The Purpose of Prophecy
When we operate in prophecy as a gift of the Holy Spirit, our words are intended to bring comfort and encouragement to the body of Christ.
But he who prophesies speaks edification and exhortation and comfort to men…he who prophesies edifies the church.
1 Cor. 14:3-4
The gift of prophecy may require us to develop our ability to see in the spirit before it will function properly. God can send us messages for others in the form of visions, but if we aren’t able to see them, we can’t give them to the people they’re intended for. The revelation we receive and the power to bring to pass the words we speak are dependent upon God. The ability to see the revelation He sends, and the ability to correctly interpret and deliver it depends upon us.
The danger in receiving inside information from God about others is that the information may be used against them for personal reasons. God may disclose the dark secrets of a person’s life to any of us. A person with a desire to tarnish another’s reputation can easily use prophetic revelation to “correct” them simply to cause them shame and humiliation. Before we consider dragging someone’s dirty laundry out in the open for public scrutiny, we might ask ourselves how we would feel if we were the one in the hot seat. Prophetic revelation, if it is not used wisely has as much potential to do harm as good.
Since there is no condemnation in Christ (Rom 8:1), any activity that leads to condemnation is counter to the character of Christ’s ministry and it should be avoided. The purpose of prophecy is to encourage and exhort. The goal is not to leave a person feeling condemned, but to leave them feeling encouraged. If God reveals a person’s sin, we must find a way to handle that revelation in a way that allows us to give them a word that will encourage them.
When God shows us a person’s sin, He is revealing something about their character. What He reveals in this case is not how He intends for them to live; it is how they happen to be living at the moment. The goal of prophecy is not to expose sin but to inspire righteousness, not to uncover nakedness, but to further clothe with the righteous from the Father. Because the power of the prophetic word is its ability to reveal the future, we must reveal to them the person they will become, and not the person they are today.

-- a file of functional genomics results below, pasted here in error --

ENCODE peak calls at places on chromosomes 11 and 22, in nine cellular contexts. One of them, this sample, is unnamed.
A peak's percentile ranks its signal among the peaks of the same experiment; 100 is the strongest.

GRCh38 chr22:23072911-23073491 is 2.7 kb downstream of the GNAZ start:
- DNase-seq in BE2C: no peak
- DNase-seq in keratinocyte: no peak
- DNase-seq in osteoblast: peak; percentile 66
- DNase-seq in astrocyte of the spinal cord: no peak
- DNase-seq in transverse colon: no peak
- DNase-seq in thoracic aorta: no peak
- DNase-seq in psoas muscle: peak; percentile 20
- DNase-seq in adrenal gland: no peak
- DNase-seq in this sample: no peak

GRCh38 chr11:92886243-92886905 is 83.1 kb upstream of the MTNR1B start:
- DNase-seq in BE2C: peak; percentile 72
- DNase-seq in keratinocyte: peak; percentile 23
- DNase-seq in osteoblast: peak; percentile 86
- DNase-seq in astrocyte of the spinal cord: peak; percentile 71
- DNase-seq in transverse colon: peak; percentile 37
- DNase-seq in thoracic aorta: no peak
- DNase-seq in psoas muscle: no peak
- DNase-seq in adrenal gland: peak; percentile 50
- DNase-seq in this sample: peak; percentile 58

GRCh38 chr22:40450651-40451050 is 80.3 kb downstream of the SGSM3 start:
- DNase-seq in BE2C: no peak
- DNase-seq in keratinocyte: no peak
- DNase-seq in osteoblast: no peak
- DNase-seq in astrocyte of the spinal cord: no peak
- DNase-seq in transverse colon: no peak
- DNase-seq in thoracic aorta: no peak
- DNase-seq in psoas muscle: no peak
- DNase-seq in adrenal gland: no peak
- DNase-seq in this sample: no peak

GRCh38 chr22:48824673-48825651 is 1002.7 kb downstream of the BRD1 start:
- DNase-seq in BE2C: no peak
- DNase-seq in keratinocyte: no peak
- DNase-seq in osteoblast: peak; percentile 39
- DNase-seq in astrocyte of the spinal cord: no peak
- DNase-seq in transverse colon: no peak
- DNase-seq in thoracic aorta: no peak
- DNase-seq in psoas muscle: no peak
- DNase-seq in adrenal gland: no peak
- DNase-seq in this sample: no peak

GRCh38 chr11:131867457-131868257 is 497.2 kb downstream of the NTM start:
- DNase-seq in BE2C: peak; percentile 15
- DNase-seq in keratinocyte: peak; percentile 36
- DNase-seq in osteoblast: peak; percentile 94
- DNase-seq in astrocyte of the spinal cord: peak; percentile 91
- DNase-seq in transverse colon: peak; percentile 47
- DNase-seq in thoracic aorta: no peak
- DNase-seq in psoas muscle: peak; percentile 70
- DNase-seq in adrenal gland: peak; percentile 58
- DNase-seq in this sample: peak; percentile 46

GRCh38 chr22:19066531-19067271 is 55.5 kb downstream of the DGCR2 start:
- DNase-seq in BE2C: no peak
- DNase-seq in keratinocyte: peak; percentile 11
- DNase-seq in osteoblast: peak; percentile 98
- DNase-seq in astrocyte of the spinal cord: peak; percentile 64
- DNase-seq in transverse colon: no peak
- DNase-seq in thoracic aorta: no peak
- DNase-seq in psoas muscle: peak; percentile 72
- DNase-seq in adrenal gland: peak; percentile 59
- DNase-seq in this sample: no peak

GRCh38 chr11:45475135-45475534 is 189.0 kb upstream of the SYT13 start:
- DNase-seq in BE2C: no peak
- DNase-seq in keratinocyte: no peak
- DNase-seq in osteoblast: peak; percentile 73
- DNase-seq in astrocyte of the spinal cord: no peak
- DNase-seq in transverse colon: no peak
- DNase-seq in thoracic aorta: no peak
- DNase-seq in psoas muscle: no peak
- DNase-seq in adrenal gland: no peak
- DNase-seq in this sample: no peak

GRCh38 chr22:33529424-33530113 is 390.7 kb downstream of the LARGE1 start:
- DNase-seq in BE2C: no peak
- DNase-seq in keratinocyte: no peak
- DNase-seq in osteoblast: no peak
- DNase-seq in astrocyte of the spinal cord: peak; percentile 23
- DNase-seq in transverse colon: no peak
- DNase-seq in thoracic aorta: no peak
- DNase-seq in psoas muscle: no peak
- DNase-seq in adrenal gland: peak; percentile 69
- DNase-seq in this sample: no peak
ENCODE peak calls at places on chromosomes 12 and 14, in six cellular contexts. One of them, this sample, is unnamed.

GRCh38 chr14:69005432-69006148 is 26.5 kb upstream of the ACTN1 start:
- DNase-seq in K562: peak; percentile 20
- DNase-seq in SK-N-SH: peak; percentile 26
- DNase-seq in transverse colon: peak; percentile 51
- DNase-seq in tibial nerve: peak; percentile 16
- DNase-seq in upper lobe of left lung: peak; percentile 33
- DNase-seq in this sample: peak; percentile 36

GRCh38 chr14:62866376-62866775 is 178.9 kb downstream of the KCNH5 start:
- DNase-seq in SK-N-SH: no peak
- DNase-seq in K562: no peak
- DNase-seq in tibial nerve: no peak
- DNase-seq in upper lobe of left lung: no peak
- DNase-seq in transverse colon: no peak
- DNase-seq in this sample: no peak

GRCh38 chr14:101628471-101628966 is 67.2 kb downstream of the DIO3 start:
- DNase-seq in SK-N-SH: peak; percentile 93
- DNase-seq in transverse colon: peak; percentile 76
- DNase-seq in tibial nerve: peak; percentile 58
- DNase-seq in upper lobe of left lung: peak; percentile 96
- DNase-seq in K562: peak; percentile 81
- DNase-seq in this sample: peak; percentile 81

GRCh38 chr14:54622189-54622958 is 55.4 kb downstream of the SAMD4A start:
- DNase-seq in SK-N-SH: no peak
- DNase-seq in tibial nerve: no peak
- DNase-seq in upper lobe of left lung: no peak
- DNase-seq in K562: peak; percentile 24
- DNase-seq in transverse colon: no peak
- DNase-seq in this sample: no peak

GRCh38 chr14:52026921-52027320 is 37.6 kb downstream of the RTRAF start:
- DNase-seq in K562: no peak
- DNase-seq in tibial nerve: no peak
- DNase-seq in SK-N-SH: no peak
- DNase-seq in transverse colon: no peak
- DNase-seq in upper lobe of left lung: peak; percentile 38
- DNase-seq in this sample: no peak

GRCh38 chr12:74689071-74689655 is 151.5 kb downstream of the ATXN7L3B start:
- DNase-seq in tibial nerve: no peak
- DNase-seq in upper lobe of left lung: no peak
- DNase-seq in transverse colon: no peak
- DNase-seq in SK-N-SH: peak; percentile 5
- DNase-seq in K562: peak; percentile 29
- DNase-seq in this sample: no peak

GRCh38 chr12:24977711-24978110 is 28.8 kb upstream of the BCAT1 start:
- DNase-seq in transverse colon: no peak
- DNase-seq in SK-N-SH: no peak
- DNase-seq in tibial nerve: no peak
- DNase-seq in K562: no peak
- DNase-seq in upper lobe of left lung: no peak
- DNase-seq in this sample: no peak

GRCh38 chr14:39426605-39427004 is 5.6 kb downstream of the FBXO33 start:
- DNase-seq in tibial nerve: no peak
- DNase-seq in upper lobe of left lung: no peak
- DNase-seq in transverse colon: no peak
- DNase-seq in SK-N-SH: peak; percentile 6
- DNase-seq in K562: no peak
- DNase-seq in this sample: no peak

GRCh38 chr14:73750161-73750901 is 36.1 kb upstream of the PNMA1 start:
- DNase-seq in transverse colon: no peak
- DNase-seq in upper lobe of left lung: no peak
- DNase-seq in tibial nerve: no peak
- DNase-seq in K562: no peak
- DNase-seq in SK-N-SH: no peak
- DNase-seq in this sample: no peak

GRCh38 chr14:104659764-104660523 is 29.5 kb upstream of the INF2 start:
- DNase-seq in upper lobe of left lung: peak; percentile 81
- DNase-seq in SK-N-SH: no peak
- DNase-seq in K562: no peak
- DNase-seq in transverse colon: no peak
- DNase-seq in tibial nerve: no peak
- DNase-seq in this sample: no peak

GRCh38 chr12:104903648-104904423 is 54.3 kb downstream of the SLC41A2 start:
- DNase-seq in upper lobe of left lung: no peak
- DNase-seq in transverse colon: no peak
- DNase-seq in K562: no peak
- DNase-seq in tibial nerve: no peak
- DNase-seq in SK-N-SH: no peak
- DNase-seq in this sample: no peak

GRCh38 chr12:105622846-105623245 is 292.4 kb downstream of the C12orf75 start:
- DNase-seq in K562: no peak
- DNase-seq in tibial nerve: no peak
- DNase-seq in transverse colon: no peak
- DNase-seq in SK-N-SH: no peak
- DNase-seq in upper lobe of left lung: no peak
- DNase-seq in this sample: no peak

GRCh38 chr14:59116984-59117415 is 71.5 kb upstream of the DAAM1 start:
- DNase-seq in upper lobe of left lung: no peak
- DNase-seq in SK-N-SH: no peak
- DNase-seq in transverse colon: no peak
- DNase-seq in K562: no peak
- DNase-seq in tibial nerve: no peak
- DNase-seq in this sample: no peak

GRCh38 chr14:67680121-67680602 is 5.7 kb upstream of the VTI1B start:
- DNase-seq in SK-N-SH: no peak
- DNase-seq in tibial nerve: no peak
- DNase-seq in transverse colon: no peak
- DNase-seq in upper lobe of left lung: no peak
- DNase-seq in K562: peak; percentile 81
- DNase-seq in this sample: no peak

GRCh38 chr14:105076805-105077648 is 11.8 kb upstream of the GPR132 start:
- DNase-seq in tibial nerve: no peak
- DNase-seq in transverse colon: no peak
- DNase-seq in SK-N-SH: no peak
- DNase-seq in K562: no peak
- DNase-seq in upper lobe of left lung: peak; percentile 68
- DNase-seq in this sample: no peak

If God shows you a vision of a man and his wife, and as the vision progresses a woman appears who seduces the man into having an adulterous affair, we must consider the damage that could be done by accusing him of having an affair, even if the accusation turns out to be true. Prophesying the obvious plans of Satan to destroy his marriage isn’t going help him out of the situation he’s in. When we fail, it is because we have allowed the enemy to lead us from the path God has prepared for us (see Jas 1:13). The prophetic word is intended to shine a light upon that path. Knowing that God has prepared a path and a destiny of righteousness for everyone, we must prophesy from the person’s divinely ordained destiny, and not their failures. If God shows you a man who is having an affair, you must prophesy that God designed him to be a faithful and loving husband who loves his wife as Christ loves the church. When He shows you images portraying addiction, you have a choice: Do you reveal their addiction and warn them that it displeases God (as if they didn’t already know) or do you declare that God’s desire is for them to be a pillar of society and a role model for others? The first option will leave them feeling condemned and hopeless, while the second will leave them feeling encouraged. Prophecy is a powerful gift when we use it the way it is intended to be used.
This is an excerpt from the book Seeing in the Spirit Made Simple.